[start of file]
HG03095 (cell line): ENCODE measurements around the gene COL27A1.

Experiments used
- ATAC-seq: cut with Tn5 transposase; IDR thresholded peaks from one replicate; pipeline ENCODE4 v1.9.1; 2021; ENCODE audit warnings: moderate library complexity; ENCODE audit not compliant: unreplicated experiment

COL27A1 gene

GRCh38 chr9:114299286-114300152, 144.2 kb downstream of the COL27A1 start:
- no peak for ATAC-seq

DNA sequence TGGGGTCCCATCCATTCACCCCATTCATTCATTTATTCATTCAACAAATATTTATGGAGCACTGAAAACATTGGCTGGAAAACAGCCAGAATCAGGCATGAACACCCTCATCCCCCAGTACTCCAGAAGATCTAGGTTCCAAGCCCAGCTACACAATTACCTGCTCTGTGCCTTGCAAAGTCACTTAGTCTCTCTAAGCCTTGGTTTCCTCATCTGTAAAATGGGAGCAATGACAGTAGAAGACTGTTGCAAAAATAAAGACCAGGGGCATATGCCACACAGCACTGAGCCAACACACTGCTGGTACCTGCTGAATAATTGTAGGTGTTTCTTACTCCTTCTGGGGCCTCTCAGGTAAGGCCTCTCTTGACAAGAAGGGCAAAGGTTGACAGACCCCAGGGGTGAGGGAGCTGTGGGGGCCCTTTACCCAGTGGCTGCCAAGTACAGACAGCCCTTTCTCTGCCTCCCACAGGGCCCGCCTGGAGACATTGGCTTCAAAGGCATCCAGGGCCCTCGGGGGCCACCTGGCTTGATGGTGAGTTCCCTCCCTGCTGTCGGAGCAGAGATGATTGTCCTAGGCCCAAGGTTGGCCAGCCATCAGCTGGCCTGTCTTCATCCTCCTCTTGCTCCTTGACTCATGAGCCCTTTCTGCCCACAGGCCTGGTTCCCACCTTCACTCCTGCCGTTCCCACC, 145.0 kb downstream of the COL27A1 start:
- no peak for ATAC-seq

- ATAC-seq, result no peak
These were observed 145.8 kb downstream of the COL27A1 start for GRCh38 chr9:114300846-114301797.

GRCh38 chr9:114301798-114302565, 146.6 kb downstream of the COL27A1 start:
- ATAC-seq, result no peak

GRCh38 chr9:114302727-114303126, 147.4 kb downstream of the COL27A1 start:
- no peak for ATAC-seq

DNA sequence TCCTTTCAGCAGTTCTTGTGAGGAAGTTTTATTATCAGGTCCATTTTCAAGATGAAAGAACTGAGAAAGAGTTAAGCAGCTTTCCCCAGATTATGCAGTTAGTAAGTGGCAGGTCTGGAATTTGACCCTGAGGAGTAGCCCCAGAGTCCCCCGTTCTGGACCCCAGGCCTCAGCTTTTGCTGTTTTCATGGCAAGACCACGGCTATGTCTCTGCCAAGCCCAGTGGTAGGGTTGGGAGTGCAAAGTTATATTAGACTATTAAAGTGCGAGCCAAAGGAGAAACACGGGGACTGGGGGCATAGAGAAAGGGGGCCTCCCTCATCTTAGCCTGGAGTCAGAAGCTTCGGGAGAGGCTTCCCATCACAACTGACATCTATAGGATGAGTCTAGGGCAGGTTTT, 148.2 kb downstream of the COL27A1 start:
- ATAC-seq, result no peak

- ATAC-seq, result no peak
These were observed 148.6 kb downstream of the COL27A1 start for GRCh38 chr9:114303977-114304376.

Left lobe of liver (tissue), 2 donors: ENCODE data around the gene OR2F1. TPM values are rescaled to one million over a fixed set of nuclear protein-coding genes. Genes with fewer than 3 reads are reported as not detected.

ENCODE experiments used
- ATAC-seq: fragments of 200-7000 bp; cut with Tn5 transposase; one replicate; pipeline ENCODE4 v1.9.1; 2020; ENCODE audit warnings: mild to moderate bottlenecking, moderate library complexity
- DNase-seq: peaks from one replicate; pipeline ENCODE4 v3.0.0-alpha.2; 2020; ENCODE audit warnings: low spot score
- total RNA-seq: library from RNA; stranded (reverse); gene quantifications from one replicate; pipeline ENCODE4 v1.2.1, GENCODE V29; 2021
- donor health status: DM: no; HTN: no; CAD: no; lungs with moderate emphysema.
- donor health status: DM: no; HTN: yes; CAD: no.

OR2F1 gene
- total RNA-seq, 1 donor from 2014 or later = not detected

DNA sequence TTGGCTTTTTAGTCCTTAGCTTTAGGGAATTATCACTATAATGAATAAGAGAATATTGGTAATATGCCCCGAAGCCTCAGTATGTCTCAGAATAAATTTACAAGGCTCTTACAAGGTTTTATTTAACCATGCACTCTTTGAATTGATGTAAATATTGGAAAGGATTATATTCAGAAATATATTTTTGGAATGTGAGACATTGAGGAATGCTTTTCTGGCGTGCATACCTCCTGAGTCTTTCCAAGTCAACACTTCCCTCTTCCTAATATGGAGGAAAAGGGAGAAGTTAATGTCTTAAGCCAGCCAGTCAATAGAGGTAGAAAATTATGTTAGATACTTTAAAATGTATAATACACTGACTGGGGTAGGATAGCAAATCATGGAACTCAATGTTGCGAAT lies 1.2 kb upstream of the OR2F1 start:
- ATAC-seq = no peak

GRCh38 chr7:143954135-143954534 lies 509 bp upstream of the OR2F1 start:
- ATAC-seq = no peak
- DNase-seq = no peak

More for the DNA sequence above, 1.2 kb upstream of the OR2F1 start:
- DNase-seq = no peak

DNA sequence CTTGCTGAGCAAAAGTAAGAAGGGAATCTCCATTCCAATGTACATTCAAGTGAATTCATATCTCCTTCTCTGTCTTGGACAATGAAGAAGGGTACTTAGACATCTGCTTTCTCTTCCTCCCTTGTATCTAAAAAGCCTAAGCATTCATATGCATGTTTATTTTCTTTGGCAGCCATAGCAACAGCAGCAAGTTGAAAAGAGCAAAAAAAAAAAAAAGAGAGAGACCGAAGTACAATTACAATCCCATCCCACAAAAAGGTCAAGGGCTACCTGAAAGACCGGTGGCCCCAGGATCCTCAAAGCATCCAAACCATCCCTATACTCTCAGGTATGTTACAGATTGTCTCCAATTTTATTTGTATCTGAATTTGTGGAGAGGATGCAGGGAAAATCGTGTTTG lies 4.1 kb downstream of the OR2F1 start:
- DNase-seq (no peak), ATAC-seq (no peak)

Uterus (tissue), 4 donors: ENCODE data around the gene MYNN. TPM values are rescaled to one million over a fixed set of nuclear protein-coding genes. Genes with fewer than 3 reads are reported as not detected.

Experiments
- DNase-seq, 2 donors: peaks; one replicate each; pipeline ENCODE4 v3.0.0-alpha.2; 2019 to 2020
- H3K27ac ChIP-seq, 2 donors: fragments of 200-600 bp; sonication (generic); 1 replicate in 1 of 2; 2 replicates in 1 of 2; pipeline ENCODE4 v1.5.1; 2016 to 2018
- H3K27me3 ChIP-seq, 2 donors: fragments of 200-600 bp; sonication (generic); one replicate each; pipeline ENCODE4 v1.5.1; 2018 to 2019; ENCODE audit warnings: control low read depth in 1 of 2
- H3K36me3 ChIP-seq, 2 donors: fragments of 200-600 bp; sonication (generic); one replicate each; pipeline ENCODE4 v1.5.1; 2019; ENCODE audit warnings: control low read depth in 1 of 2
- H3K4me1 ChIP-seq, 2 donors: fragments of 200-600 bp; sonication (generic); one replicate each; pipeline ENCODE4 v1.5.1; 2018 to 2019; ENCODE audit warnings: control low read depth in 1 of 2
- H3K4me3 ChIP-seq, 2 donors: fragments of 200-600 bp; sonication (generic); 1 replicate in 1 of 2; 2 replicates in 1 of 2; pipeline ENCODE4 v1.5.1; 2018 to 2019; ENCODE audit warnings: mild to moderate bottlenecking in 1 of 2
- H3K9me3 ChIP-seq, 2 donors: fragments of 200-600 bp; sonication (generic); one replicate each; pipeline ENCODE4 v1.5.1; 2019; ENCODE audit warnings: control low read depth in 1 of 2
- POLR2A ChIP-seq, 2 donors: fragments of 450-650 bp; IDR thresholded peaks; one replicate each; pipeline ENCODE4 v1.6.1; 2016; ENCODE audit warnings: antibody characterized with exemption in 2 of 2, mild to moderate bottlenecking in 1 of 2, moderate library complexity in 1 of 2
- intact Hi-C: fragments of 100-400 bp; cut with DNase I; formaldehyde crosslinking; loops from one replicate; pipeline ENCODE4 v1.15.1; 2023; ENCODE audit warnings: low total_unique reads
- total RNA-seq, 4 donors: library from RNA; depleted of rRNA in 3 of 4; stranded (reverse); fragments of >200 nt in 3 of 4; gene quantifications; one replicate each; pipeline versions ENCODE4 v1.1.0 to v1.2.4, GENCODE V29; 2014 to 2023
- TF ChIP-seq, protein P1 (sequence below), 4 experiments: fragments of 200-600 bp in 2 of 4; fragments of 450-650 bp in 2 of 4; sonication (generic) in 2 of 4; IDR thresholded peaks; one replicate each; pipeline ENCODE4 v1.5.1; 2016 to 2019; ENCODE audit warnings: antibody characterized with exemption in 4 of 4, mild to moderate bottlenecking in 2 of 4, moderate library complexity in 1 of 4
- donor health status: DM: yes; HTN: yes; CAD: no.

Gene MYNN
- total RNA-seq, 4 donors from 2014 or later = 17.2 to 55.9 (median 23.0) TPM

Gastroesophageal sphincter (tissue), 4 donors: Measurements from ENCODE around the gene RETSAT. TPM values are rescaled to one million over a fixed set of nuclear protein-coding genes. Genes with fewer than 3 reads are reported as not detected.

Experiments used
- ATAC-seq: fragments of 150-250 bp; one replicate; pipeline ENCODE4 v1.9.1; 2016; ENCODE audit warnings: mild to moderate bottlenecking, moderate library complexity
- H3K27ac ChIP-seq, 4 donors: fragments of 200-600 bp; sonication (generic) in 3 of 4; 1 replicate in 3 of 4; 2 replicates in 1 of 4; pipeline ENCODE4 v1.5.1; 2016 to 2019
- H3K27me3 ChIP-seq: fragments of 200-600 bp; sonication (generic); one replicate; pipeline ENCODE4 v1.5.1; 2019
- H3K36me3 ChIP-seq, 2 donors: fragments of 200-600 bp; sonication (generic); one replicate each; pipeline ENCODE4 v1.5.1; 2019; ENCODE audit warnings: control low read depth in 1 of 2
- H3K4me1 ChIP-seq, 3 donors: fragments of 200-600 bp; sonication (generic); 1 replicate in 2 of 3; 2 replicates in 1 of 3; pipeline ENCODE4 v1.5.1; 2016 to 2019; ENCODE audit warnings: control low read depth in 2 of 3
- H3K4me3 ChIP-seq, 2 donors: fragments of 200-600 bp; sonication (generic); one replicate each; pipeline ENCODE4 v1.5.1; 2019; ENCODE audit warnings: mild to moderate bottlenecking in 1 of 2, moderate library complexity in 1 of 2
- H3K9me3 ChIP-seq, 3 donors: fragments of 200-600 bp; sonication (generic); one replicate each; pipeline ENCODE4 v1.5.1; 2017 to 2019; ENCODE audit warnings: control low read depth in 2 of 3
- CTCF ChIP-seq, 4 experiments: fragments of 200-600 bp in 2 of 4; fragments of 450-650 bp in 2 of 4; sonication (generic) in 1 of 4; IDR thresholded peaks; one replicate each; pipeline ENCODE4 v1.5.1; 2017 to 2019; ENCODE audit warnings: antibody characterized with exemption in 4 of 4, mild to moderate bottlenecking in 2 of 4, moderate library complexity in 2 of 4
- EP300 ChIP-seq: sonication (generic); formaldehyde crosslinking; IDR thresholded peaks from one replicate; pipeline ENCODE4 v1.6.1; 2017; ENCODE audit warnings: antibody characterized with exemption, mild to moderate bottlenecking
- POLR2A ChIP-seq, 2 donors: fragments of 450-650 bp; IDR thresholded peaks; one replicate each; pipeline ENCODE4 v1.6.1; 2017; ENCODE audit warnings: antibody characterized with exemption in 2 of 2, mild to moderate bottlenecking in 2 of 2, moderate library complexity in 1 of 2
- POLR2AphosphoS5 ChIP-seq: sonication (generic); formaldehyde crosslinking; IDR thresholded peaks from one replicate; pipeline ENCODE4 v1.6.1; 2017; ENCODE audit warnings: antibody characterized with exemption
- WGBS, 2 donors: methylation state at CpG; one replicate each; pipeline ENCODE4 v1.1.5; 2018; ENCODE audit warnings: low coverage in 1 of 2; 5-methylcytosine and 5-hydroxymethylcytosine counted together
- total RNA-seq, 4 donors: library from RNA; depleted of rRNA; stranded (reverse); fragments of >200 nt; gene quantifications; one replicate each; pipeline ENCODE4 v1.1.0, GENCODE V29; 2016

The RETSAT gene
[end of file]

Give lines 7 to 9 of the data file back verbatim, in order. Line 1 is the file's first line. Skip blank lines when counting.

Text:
DNA sequence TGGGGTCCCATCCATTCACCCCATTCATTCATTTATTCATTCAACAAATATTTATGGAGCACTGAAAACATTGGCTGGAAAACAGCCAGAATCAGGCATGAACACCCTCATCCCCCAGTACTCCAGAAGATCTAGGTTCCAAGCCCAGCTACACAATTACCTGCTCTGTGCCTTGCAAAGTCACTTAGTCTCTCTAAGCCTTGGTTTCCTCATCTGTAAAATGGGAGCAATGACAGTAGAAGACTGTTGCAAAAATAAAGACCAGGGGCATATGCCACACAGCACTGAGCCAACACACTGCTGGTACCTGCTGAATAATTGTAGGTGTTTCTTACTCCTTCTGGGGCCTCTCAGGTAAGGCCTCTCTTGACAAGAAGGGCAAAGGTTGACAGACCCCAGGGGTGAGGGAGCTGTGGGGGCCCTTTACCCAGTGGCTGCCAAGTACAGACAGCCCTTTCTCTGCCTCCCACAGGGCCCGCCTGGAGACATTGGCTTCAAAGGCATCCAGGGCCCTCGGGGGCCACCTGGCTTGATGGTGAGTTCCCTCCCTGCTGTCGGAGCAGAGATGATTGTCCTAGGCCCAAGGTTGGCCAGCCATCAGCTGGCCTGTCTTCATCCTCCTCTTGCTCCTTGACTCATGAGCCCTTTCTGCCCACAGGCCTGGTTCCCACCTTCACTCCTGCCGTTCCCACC, 145.0 kb downstream of the COL27A1 start:
- no peak for ATAC-seq

- ATAC-seq, result no peak